Synopsis

Hitting Reset After a Quantum Measurement

Physics 6, s26
Quantum information lost after a measurement can be recovered using quantum error correction methods.
P. Schindler et al., Phys. Rev. Lett. (2013)

Measuring a quantum object singles out a quantum state from a set of possible states. The process is irreversible, since the object retains no information about its premeasurement uncertainty. However, a group of physicists have devised a kind of “data recovery” process based on error correction techniques used in quantum computing. As described in Physical Review Letters, they measured one part of an entangled quantum system and then used the other, unmeasured part to reset everything to the preobserved state.

In a quantum computer, the unit of information is a qubit that exists in two states, “zero” and “one,” at the same time. This superposition is not directly observable, since measuring a qubit can only return either “zero” or “one.” The initial state is irretrievable once a measurement is made, making it impossible to backup (or “clone”) a qubit to compensate for errors in quantum computing. However, by entangling multiple qubits, quantum error correction creates a cross-check for spotting data corruption.

Errors and measurements induce similar changes to a quantum system. Therefore, Philipp Schindler of the University of Innsbruck in Austria and his colleagues adapted an error correction protocol to recover quantum information following a measurement. They started by encoding an arbitrary initial state on a system of three trapped calcium ions. They then temporarily excited two of the ions to energetically isolate them from a light beam that measured whether the third ion was in the “zero” or “one” state. To undo the effects of this measurement, the team re-cooled the ion and then re-imprinted the initial state using the two unmeasured ions. The final three-ion configuration matched the original at a level of around 84%. – Michael Schirber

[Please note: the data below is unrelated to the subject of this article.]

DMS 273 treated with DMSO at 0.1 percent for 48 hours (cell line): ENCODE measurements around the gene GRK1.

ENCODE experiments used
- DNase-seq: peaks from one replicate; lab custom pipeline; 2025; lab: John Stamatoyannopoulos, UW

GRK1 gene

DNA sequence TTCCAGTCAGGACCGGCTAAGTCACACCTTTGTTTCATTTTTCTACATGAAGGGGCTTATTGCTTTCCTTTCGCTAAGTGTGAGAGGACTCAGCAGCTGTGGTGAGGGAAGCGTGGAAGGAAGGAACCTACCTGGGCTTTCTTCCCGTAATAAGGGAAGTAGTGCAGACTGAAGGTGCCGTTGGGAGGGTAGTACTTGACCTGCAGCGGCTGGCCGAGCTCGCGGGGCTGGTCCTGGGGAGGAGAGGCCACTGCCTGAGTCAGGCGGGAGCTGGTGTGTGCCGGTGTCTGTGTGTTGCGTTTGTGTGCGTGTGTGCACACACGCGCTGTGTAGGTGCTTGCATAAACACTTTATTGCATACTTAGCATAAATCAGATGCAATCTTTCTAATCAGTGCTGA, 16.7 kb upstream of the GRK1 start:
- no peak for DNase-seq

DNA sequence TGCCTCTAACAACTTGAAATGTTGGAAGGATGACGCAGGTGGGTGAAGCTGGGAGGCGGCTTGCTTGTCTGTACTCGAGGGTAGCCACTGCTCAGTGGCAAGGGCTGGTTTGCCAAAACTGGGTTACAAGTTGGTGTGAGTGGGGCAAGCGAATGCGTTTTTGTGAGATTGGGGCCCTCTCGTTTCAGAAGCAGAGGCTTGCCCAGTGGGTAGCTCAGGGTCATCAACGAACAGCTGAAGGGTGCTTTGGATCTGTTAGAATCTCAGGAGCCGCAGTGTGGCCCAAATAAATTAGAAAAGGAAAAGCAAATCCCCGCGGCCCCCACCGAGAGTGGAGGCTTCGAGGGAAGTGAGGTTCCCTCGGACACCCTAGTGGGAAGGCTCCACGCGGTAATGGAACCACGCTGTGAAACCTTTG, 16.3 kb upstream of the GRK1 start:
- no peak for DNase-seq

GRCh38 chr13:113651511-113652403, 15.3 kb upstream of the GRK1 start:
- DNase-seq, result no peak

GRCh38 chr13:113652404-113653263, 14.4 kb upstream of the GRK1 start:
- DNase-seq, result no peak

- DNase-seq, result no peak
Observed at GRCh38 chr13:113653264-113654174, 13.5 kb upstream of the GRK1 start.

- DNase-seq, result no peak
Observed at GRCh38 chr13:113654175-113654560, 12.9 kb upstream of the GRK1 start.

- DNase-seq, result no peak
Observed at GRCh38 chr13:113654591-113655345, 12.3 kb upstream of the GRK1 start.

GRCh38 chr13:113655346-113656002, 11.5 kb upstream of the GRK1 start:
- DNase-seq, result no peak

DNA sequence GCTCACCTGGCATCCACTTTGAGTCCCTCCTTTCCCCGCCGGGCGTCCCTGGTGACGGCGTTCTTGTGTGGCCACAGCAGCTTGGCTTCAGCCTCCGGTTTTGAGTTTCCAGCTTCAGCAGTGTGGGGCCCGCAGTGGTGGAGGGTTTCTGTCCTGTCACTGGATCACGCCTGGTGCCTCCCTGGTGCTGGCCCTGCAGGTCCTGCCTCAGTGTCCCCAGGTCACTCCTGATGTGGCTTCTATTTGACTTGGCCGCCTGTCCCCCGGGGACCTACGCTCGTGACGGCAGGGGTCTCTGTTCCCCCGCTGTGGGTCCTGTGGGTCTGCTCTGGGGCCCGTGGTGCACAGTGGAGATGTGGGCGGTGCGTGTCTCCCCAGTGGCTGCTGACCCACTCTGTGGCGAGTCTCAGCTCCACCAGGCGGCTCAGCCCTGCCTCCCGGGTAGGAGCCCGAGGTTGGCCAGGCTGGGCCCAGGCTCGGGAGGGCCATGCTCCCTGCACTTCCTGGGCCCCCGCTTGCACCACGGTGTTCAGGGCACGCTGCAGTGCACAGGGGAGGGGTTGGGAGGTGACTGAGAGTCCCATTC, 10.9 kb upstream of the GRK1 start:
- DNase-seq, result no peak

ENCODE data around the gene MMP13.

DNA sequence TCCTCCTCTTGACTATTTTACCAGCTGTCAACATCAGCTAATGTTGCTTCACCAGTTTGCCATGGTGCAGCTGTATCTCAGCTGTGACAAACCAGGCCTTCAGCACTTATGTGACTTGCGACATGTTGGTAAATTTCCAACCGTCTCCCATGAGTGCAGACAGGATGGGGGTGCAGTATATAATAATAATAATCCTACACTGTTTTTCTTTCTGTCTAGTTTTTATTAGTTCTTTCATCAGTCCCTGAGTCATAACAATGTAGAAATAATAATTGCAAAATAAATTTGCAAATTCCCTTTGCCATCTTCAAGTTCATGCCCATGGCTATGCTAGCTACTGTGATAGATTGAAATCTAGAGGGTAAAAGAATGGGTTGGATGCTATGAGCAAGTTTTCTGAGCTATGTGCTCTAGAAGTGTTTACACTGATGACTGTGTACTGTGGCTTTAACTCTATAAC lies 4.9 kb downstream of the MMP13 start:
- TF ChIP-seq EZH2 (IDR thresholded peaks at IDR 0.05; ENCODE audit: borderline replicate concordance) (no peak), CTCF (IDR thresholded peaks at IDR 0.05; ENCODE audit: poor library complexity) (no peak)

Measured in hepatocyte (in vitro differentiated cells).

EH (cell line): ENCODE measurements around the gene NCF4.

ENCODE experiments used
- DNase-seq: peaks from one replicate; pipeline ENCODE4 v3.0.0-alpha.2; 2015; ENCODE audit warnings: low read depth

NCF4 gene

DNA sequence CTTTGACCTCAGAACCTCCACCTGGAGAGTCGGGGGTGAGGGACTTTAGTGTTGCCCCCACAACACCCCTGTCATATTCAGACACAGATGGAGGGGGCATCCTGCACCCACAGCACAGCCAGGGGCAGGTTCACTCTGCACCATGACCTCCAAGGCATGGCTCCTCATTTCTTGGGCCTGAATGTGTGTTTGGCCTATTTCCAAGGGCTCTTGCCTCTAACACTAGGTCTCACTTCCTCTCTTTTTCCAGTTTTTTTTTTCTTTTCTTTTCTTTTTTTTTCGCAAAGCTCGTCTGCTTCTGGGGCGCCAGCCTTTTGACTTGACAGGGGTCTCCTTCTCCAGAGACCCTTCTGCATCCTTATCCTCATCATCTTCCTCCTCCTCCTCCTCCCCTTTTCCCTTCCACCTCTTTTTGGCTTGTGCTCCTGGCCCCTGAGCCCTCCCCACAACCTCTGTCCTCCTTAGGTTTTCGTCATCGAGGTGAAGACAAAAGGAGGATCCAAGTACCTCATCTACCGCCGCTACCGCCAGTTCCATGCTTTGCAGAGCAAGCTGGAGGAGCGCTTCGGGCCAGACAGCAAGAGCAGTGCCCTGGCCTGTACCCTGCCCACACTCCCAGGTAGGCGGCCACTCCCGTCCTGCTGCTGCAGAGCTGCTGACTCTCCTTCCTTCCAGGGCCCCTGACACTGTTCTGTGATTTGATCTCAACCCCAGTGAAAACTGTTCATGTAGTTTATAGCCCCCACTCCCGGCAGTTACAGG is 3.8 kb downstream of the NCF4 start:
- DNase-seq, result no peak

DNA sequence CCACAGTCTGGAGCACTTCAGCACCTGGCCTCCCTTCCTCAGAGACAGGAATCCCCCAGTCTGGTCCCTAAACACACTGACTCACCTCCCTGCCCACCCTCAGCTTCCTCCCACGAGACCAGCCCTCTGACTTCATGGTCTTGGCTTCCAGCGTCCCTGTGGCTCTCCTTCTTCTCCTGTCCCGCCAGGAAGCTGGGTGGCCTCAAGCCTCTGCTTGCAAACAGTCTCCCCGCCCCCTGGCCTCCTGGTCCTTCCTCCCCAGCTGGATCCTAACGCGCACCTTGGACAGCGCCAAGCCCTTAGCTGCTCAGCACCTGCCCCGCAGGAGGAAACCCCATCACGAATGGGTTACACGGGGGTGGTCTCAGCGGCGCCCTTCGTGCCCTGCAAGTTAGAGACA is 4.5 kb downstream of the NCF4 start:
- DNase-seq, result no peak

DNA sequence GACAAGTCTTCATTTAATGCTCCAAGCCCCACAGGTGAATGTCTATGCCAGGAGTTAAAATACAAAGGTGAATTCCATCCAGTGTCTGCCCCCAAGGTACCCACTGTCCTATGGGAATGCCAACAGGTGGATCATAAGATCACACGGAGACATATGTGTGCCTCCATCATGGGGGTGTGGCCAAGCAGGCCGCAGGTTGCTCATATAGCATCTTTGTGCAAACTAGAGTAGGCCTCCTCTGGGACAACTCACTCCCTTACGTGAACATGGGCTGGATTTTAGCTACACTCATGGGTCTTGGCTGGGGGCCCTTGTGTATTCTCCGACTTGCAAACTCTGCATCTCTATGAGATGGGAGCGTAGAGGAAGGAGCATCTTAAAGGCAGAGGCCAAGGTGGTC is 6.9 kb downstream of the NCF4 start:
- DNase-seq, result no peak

Subject Areas

Quantum Information

Related Articles

Pushing the Limits of Quantum Sensing with Variational Quantum Circuits
Quantum Information

Pushing the Limits of Quantum Sensing with Variational Quantum Circuits

Variational quantum algorithms could help researchers improve the performance of optical atomic clocks and of other quantum-metrology schemes. Read More »

Using Quantum Dots to Simulate Magnetism
Quantum Physics

Using Quantum Dots to Simulate Magnetism

Researchers successfully use an array of quantum dots to create and study a Heisenberg spin chain. Read More »

Quantum Leap for Quantum Primacy
Quantum Physics

Quantum Leap for Quantum Primacy

Two experimental quantum computers tackle the most complex problems yet, suggesting an end to the debate on whether quantum “primacy”—the point at which a quantum computer outperforms the best possible classical computer—can be reached. Read More »

More Articles